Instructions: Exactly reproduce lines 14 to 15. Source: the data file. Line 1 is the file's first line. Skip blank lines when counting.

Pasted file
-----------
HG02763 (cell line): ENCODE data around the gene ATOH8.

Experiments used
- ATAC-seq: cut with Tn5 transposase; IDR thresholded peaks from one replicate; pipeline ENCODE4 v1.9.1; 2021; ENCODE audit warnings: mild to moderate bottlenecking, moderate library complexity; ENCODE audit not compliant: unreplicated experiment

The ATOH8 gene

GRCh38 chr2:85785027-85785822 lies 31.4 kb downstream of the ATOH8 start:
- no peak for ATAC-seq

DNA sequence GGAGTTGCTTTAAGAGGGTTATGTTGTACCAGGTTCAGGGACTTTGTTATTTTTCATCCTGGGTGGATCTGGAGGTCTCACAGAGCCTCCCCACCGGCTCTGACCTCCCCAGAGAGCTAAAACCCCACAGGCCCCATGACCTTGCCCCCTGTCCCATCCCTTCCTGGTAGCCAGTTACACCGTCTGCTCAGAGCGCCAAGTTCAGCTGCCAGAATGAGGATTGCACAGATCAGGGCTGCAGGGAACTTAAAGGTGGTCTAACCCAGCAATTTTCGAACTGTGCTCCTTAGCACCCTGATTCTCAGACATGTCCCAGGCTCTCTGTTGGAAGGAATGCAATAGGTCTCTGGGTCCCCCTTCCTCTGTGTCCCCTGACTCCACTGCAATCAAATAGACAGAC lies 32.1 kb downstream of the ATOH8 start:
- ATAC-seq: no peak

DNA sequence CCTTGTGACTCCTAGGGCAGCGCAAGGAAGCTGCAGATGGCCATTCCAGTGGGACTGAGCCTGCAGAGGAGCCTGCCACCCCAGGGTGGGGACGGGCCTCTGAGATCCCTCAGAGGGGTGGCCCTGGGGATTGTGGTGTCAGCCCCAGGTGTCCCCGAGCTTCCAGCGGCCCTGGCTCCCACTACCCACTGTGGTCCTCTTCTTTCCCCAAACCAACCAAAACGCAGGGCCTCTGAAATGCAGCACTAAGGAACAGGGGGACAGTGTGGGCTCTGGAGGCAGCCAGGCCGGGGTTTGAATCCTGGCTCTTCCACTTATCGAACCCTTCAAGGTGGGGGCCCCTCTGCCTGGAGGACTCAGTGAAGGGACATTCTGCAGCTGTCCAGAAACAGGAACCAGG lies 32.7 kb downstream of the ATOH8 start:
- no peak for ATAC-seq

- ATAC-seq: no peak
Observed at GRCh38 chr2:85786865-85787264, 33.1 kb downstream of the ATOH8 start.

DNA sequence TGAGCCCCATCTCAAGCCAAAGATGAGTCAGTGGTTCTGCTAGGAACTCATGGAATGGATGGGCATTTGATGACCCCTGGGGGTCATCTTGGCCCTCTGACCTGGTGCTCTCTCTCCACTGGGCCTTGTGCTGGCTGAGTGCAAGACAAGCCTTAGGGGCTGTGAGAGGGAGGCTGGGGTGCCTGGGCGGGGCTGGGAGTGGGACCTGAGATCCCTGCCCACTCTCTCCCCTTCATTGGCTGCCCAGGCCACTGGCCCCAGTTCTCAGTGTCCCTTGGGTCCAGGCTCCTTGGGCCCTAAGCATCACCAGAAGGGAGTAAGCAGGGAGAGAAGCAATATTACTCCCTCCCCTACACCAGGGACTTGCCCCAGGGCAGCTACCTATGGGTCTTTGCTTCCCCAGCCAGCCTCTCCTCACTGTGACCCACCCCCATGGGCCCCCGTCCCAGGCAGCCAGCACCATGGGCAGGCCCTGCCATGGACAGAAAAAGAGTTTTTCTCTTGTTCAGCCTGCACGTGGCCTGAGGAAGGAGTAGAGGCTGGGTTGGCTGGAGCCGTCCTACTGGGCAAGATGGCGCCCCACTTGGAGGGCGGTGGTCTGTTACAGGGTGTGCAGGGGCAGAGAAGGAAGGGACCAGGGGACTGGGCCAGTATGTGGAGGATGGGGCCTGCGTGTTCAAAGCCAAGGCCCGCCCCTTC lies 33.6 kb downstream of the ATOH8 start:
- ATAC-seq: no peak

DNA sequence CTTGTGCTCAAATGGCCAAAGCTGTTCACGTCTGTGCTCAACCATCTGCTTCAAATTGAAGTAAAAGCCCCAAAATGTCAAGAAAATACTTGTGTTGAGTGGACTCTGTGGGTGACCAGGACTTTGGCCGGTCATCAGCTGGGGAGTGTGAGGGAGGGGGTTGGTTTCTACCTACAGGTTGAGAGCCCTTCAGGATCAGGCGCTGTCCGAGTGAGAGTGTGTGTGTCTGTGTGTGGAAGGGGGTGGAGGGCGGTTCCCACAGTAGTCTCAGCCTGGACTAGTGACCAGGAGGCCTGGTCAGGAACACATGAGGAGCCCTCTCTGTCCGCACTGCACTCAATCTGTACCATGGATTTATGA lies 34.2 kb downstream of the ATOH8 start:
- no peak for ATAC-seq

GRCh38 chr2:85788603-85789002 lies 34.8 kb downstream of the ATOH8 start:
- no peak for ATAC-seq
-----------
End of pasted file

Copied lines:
- ATAC-seq: no peak

DNA sequence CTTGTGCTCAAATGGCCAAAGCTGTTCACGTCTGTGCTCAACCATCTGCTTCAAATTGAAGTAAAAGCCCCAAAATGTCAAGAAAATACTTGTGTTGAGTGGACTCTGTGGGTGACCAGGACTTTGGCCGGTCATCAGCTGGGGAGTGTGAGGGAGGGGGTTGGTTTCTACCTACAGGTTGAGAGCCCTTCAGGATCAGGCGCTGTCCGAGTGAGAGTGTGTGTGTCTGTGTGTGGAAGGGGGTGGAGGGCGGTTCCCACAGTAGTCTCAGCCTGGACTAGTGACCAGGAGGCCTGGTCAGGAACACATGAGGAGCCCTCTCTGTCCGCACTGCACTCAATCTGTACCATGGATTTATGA lies 34.2 kb downstream of the ATOH8 start: